Violence Against Men

Part of the debate – in the Scottish Parliament at 4:18 pm on 10th June 2010.

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Photo of Patrick Harvie Patrick Harvie Green 4:18 pm, 10th June 2010

I am slightly disappointed by the confrontational nature of the debate, given that there is so much on which we all ought to agree. Alex Neil talked about the unacceptability of all domestic abuse and domestic violence, as did pretty much every member who has spoken. Domestic abuse and domestic violence are always wrong, in all circumstances. Members of all parties can agree on that.

I used to work as a youth worker, supporting lesbian, gay, bisexual and transgender young people, so I can testify to the wide range of experiences of domestic abuse and violence that young people, as well as adults, experience in domestic relationships of all kinds. I think that members of all parties acknowledge that, too.

We can also all agree that there have been big and welcome improvements over the years in the legislation and in services such as policing, social work, family support and victim support. The new helpline represents not day 1 of a new agenda but the next appropriate and reasonable step in the gradual improvement of the way in which we deal with all the issues. We can and have all welcomed that.

However, we should also all recognise that there is a good reason why we have traditionally brought debates to the chamber that focus on violence against women. It is centrally important to recognise that there is long-standing and deep-seated inequality in our society, particularly gender inequality, which underpins a huge amount of domestic violence and abuse, and that the problem of such abuse has to be understood in gender terms, no matter who the victim is, if it is to be fully understood both in scale and in nature. It is also important to stress that those who have advocated for many years the gendered analysis have never sought to undermine or ignore male victims of situations that are not posed in terms of male violence against women. The briefings that all members have received from the organisations that have advocated that gendered position make that clear.

I welcome and endorse much of Johann Lamont's emphasis on seeing this debate in complementary terms and not setting one group of victims against another. Her explanation of the relevance of the gendered analysis to issues for young men—for example, the ways in which they experience, engage in and relate to violence—was absolutely spot on. However, I sometimes disagree with Labour's specific proposals on issues such as minimum sentencing, which I think risk doing more harm than good. It does not help, from a gendered point of view, if we take a frightened wee boy and turn him out of prison a few months later with him convinced that he is a hard wee man.

I want to make a point about domestic violence and abuse in same-sex relationships and say why the gendered analysis is relevant to those situations. Such circumstances are often cited by those who argue against a specific gendered analysis of the issue, which in the view of some people mistakenly sees or recognises only male violence against women. I have been working in the Parliament for about seven years, so it is a while since I have professionally supported or counselled people in same-sex relationships who experience violence or abuse. However, I have to say that I do not remember a single case where the experience of working with those people did not bring up issues around internalised homophobia: the ugly but all too common phenomenon of people turning society's homophobia and prejudice inward and against themselves or their partners. Where does that homophobia come from? Where does it originate? Very clearly, I would argue, it originates in the social and cultural enforcement and policing of gender roles, and in global terms a relatively modern and western binary model of gender that ultimately is delusional. The gendered analysis is therefore absolutely crucial, no matter who the victim is, and is always relevant to women and to men in mixed-sex relationships or any relationships.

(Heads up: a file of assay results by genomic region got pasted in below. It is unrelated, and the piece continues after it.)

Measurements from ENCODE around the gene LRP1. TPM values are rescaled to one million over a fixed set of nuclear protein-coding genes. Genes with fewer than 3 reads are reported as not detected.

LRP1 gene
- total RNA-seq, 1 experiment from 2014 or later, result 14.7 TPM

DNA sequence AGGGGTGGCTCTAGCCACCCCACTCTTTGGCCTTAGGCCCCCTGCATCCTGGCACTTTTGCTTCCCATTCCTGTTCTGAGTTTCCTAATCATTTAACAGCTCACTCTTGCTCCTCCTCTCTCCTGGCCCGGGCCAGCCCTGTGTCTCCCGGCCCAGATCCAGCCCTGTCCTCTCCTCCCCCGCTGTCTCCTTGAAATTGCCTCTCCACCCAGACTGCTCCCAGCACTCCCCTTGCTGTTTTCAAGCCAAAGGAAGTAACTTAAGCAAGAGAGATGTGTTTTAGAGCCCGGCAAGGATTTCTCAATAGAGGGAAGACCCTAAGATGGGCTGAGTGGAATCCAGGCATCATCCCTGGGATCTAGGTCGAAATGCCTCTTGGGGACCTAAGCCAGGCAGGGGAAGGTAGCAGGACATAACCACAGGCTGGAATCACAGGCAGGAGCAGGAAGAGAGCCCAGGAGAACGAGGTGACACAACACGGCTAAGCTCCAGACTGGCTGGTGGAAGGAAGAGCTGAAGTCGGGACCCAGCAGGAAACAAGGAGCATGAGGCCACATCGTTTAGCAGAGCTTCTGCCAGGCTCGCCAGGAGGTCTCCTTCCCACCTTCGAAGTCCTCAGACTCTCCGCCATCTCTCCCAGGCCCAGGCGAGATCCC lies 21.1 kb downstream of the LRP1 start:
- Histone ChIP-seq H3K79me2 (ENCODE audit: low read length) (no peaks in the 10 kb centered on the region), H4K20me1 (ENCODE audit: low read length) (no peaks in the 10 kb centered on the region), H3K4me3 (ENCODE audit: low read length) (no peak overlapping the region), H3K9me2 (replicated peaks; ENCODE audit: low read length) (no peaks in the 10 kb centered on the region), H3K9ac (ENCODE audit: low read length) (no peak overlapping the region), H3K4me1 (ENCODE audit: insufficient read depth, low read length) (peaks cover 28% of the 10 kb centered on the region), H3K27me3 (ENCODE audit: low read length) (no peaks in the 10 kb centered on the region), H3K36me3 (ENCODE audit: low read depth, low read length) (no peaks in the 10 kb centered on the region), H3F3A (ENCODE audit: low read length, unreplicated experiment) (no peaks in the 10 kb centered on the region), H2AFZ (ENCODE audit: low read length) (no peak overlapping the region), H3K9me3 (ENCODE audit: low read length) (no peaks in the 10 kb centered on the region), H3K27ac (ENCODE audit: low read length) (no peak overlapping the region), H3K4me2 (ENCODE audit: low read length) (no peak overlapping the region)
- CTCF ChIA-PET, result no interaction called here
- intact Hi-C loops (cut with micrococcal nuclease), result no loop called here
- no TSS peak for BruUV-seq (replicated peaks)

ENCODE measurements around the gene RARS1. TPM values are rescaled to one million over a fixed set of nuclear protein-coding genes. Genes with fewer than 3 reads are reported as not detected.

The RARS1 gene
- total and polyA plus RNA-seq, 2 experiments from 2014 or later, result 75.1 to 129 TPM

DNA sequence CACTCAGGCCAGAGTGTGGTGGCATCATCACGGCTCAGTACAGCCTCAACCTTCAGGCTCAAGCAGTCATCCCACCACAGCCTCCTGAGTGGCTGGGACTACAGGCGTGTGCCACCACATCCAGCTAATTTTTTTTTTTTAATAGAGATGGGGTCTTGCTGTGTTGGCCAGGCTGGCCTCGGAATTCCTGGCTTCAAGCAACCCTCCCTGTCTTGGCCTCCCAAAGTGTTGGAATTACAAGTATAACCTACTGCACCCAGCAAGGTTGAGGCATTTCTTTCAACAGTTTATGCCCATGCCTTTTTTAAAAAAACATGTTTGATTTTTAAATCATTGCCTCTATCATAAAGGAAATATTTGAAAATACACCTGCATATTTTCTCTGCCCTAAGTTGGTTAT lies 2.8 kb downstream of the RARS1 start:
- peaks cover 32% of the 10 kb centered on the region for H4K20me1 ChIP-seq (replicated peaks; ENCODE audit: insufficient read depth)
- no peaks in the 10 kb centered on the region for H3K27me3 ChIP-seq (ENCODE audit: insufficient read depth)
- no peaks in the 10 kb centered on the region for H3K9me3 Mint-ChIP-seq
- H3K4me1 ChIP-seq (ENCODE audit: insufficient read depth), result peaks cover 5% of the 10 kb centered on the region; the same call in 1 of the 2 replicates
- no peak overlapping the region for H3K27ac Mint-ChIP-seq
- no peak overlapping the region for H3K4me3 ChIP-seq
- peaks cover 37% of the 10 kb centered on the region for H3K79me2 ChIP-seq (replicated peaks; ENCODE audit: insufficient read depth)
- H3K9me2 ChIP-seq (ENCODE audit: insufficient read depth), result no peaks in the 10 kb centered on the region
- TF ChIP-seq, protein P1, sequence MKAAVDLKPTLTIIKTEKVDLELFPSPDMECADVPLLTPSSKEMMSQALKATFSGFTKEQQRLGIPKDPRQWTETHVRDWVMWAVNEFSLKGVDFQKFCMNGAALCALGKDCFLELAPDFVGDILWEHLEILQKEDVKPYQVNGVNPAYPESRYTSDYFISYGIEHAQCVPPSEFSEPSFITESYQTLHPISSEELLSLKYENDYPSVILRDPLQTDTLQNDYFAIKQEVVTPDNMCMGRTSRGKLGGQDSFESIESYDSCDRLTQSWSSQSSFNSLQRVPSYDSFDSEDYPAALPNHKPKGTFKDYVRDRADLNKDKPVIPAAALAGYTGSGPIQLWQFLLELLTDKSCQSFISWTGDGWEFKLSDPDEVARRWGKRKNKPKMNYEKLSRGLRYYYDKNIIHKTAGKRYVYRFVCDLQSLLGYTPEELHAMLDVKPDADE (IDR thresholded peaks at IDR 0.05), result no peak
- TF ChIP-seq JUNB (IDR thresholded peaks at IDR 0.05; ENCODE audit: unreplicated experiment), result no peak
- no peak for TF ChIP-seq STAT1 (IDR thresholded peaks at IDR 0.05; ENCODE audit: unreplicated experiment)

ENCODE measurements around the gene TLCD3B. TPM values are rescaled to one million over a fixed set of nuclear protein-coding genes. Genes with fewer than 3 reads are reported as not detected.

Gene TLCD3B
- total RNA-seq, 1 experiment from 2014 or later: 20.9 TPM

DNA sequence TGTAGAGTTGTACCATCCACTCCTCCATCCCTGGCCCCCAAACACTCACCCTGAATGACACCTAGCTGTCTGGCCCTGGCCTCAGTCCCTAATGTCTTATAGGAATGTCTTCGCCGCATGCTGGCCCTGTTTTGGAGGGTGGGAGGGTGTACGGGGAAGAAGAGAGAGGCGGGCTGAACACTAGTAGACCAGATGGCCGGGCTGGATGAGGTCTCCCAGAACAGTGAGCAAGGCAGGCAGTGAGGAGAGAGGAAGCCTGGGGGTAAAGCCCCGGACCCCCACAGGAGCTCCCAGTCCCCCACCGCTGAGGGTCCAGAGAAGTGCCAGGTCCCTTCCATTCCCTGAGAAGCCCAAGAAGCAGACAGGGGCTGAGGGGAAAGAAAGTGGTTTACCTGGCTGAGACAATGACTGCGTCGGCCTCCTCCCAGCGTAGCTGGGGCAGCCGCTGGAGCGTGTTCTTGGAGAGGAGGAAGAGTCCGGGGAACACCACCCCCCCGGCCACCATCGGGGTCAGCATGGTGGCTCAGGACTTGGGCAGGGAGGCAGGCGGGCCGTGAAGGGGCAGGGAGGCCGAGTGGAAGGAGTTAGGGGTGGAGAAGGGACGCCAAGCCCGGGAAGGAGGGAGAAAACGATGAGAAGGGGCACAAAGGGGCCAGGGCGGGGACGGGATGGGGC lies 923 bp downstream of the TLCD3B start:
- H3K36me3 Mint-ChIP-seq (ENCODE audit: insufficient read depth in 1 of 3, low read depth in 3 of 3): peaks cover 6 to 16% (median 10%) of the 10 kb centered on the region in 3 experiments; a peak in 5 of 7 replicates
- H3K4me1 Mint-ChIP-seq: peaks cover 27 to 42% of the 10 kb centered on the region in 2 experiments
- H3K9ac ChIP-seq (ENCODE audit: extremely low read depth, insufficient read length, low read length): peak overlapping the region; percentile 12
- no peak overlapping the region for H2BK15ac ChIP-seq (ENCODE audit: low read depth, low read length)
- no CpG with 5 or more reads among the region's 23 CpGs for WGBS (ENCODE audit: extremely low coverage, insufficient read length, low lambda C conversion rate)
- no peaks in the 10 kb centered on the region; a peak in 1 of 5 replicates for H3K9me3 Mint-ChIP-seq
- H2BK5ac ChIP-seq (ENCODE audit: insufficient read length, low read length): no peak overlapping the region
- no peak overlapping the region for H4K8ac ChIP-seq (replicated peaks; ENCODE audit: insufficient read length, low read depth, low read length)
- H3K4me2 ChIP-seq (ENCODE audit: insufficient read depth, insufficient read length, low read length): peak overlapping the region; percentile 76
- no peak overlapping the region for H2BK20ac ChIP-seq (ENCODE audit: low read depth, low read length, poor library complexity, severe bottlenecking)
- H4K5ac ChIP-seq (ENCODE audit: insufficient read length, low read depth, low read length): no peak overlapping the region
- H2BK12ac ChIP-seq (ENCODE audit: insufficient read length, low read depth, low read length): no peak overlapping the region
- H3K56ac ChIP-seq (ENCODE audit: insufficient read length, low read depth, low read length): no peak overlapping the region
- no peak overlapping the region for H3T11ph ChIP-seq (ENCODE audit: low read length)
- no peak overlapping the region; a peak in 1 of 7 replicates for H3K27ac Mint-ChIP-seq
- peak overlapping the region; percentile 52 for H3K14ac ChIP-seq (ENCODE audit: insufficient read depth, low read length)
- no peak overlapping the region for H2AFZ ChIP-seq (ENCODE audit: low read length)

Scottish Women's Aid, which is one of the organisations that have advocated that position, states:

"A gender based analysis of domestic abuse is not just about defining 'who does what to whom' and it does not assume that abusers are always men and victims always women. It seeks to understand the context, meaning and impact of the abuse and how the abuse of individual men and women impacts differently on women, as a group, and men, as a group."

I think that all members in the chamber should be able to support that and agree with it.

It would be wrong for the Parliament to agree a motion that implied or stated that some victims were unimportant or should not be offered support, but it would be equally wrong to agree a motion that had nothing to say about the gendered aspects of domestic abuse and domestic violence. I will therefore be very happy to support Johann Lamont's amendment. Mike Rumbles earlier passionately argued—I know that he is sincere about this—that this is not simply a gender issue. Well, of course it is not—gender is not simple and the gender inequalities in our society are not simple. This is complexly a gender issue. We must agree on the vital need for support and justice no matter who the victim is. However, we must also recognise that the gendered aspects of the issue are central, no matter who the victim is, and we should reflect that in the motion by agreeing the Labour amendment.